What this saying refers to is that when best practice global trends occur, Australia is 3 years behind other markets. This saying has been repeated time and time again regarding our maturity around funding, growth, talent and how we build our ecosystem. In some cases this is probably fair, but having just spent the last ten days in London I will be coming back with a renewed sense of belief in our ecosystem.
For those who aren’t aware last week was London Tech Week, a collaboration between the City of London and the Tech Community. The event is a (loose) collection of hundreds of events around the city designed to attract people from all over the world and put London on the map as a key technology hub. My time in London has been spent meeting expats, entrepreneurs, investors and attending a ton of events.
Here are my key takeaways on Growth, Talent, the Community and Investment.
Europe is right on London’s doorstep and you can feel that in the conversations. Most people I spoke to were thinking global (or at least not just London) very early on in their journey. The challenge however is not one of accessibility to other markets but one of knowledge and experience, how do you actually go global? Saalim Chowdhury the local Partner for 500 startups put it nicely The issue in London is we don’t know what great looks like. What Saalim was expressing is frustration with the mindset that people are going into their ventures with and as a result it is limiting their potential.
Talent was high on the agenda. Questions like: How do you scale teams? How do you build culture? How do you retain staff? Surprisingly (but also not) this was one of the most discussed topics at StartupGrind London. Successful Founders such as John Collison (Stripe), Cal Henderson (Slack), Miguel McKelvey (WeWork), David Buttress (JustEat) all spoke passionately about the need to get your people right. One of the messages that stuck with me was from David Buttress from JustEat – when asked how had he managed to keep the culture intact he spoke about how post IPO to help keep their culture intact he refused to look at the stock price or forbid it to be displayed anywhere around the office (JustEat floated for 1.5 billion pounds in 2014). The message was keep the focus on the important and fun things not something that others (institutional investors) care about.
It was a little strange but the majority of events I attended were run or facilitate by non-Londoners (mostly Americans in fact). Another strange thing I noticed was the level of knowledge in the community seemed to be lacking with the first time entrepreneurs I spoke with, for example I was talking to one founder about term sheets and I suggested he look at YC for an example of founder friendly term sheets and was a bit shocked that he had no idea what I was talking about.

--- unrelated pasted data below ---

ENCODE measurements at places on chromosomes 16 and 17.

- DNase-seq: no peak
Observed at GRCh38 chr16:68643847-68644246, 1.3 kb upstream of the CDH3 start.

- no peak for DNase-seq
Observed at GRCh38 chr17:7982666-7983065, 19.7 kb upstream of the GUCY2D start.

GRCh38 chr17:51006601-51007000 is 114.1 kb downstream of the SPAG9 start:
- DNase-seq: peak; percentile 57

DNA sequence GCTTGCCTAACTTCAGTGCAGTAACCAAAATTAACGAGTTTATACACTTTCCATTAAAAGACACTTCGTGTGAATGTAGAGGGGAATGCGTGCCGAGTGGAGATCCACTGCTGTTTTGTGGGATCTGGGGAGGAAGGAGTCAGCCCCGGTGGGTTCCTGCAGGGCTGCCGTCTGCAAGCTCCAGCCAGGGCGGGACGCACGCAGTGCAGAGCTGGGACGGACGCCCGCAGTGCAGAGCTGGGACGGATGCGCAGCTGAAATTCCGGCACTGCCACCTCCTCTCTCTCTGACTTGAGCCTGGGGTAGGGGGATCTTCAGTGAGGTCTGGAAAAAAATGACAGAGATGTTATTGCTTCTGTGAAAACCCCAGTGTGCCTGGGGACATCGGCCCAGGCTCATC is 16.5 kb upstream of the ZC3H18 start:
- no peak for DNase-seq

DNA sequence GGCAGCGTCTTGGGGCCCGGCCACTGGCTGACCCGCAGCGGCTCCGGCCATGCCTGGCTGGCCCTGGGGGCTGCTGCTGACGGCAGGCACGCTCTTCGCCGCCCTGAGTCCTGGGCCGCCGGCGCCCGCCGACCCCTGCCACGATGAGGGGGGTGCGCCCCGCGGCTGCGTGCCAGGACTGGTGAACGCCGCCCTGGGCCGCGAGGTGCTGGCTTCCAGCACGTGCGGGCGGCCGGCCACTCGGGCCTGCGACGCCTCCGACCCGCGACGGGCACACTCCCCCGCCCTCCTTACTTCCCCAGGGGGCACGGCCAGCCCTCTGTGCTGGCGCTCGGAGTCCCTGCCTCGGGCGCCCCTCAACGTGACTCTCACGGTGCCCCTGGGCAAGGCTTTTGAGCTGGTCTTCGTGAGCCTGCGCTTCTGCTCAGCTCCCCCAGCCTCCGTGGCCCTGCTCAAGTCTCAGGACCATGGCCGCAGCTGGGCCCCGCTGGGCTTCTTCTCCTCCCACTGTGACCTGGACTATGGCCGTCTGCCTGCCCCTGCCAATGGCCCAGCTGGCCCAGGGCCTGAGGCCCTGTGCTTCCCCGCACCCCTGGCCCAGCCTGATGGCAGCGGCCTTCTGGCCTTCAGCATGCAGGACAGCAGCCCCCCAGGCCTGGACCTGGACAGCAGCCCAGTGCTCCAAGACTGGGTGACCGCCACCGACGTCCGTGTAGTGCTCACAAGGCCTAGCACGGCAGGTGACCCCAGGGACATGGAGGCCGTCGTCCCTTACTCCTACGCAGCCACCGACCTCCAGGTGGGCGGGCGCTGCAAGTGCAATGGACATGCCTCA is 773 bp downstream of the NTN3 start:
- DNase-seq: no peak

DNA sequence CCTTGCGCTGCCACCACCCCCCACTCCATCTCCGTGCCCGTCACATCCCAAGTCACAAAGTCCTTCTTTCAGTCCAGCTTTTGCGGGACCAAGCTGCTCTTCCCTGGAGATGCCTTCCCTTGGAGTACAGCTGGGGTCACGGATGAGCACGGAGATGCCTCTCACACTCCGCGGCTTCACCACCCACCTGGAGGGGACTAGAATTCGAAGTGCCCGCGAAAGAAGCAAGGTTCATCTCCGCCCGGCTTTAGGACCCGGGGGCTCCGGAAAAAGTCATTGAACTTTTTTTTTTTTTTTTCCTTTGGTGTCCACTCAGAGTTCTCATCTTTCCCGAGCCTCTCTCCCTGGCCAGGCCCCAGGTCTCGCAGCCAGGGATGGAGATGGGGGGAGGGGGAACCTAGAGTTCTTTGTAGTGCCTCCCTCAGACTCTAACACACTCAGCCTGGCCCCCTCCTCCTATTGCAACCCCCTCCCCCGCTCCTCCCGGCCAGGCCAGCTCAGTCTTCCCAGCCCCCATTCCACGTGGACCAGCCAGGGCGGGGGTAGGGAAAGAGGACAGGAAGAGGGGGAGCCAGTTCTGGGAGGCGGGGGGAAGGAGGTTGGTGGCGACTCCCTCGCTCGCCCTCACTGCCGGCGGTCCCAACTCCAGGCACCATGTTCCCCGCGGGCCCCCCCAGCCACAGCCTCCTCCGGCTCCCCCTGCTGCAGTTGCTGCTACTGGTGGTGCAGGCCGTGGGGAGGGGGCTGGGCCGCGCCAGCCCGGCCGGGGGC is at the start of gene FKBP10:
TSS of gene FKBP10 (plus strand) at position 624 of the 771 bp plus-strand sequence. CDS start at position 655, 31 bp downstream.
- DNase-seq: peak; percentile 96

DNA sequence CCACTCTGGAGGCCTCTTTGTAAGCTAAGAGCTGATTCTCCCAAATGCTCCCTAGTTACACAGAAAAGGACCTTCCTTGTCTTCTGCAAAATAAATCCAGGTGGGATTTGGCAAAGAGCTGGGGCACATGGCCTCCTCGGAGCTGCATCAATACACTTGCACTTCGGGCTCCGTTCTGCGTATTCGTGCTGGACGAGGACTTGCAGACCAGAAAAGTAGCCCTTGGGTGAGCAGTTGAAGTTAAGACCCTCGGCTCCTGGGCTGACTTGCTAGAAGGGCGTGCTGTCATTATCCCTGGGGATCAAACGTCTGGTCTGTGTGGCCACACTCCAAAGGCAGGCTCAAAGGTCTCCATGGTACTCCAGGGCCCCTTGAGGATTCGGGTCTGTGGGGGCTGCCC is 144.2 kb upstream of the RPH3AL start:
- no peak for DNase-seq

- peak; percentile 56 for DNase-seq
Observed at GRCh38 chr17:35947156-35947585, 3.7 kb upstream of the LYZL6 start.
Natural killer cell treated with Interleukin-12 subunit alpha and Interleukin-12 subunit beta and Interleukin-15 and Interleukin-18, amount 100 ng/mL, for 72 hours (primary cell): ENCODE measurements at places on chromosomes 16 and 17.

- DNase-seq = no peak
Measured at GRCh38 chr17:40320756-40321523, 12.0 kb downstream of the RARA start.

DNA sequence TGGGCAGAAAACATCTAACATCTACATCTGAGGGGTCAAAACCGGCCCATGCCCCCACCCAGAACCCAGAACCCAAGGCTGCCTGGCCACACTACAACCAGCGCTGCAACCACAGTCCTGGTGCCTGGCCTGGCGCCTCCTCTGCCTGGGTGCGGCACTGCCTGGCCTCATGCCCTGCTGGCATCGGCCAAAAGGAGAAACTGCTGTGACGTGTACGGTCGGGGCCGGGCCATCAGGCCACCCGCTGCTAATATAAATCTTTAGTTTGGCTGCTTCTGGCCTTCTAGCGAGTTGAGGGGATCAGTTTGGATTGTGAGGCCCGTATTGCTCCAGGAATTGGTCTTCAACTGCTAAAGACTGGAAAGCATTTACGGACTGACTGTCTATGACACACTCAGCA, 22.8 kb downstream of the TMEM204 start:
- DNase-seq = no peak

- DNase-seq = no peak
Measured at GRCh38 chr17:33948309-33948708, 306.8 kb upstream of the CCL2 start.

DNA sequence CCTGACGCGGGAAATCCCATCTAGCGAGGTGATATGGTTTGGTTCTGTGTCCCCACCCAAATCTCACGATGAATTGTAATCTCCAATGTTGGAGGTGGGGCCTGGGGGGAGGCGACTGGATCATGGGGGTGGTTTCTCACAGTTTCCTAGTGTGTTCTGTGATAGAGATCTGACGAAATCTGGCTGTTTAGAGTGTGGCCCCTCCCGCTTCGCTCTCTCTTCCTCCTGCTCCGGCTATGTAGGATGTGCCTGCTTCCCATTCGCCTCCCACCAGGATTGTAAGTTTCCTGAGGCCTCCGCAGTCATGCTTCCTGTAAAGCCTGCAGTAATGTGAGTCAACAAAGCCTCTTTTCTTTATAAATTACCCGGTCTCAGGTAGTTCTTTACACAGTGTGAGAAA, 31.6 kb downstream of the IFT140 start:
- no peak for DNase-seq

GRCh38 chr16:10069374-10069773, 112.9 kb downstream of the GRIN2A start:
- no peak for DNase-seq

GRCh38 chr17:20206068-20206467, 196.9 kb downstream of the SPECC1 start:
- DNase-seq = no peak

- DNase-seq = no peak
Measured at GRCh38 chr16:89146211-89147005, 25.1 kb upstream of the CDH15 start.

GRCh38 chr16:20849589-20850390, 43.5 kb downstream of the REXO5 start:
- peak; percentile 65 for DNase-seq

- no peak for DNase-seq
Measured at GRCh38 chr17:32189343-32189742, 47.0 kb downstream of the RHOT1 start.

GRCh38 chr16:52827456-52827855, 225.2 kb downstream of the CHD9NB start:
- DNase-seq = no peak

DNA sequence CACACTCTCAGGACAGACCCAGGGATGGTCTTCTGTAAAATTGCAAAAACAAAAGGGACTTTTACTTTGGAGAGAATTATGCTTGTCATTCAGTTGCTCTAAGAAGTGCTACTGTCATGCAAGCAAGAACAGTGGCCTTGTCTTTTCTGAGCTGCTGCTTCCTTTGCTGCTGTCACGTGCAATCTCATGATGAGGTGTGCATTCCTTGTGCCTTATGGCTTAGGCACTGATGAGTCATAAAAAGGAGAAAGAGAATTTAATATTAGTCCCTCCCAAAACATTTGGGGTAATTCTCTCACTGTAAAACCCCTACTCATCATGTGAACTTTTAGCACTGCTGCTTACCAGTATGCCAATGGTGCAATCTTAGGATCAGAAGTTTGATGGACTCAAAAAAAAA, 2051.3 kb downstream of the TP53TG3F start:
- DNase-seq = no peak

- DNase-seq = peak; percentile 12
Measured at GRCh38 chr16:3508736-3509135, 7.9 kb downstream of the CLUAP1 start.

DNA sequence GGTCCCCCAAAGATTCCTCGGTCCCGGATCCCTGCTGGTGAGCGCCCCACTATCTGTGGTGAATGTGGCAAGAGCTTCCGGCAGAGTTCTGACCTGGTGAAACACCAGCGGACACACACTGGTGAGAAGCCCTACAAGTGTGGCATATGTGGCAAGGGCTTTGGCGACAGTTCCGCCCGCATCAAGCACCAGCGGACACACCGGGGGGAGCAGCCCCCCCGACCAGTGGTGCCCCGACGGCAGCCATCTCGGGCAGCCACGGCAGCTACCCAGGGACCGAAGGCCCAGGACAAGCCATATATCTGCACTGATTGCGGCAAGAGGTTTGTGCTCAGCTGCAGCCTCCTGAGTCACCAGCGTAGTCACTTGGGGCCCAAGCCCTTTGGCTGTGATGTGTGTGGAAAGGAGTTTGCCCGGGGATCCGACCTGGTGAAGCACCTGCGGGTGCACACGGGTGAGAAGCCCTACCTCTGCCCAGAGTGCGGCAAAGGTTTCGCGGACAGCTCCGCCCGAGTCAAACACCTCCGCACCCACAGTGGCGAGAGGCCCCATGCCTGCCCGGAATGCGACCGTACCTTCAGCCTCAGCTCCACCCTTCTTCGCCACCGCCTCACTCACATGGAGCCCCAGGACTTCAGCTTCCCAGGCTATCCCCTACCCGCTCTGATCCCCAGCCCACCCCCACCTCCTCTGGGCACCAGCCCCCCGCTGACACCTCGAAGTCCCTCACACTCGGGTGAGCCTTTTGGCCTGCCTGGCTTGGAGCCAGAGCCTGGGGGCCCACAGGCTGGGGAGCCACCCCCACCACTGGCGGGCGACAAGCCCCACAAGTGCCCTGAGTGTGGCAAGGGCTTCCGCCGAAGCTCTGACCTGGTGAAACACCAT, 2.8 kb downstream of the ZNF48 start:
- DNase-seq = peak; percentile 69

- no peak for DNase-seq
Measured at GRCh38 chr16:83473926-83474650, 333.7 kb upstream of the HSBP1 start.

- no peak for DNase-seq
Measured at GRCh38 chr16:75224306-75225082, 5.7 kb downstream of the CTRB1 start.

Having said all this you can feel London Tech Week is a major (global) event, the quality of speakers and businesses on display overall was exceptionally high, I have absolutely no doubt it (and other events) will continue to get even better over the coming years and solve some of the issues I have mentioned above.
It feels as though investment has been driven historically by US VC’s (some of the majors seem to have a base in London – Accel, Index Ventures, 500 startups, Google Ventures with others flying in and out when needed). Locally investment seems to be through family offices or local European VC’s such as Atomico which was started by one of the Skype founders. Atomico in particular seems to have a crystal clear investment mandate as well as a value proposition back to founders (founders helping founders as well as a support network of specialists to help you scale) – it felt very similar to the a16z model.
Whilst businesses spoke about the need for diversity within their staff none of the VC’s spoke about the need for diversity within their own ranks (something I know Blackbird focuses on). All except Saalim Chowdhury the local Partner for 500 startups. Saalim spoke about a certain culture that exists within VC where you have to be a certain “type” of person. In London this means you either came from “old money” or attended a “public school”. It’s hard to know how much of this is an actually problem but the audience reaction to Saalim’s comments suggests it could effect deal flow.
So you might be thinking – some of the above sounds really familiar?
Well that’s because it is, I was surprised by the similarity of ecosystem maturity and thinking. I had assumed (rightly or wrongly) that London would be 3 years ahead. The good news is whilst there are advantages London has we aren’t behind either, in many ways I see the two ecosystems as being on par with advantages and disadvantages to both. So lets drop the notion that we are behind and instead believe that we can compete globally but along the way teach each other how to be great!
At Think & Grow, we investigated what “growth” means in the context of the Australian technology ecosystem.
Before answering that question lets pause for a second and reflect on the last 24 hours.
Before starting the business one of the first things we did was sit down and tried to do a little bit of planning
Bryn shares his findings after spending six weeks in Sydney and Melbourne.
For those unfamiliar with the Australian startup environment, we have had a massive funding issue in Australia for many years.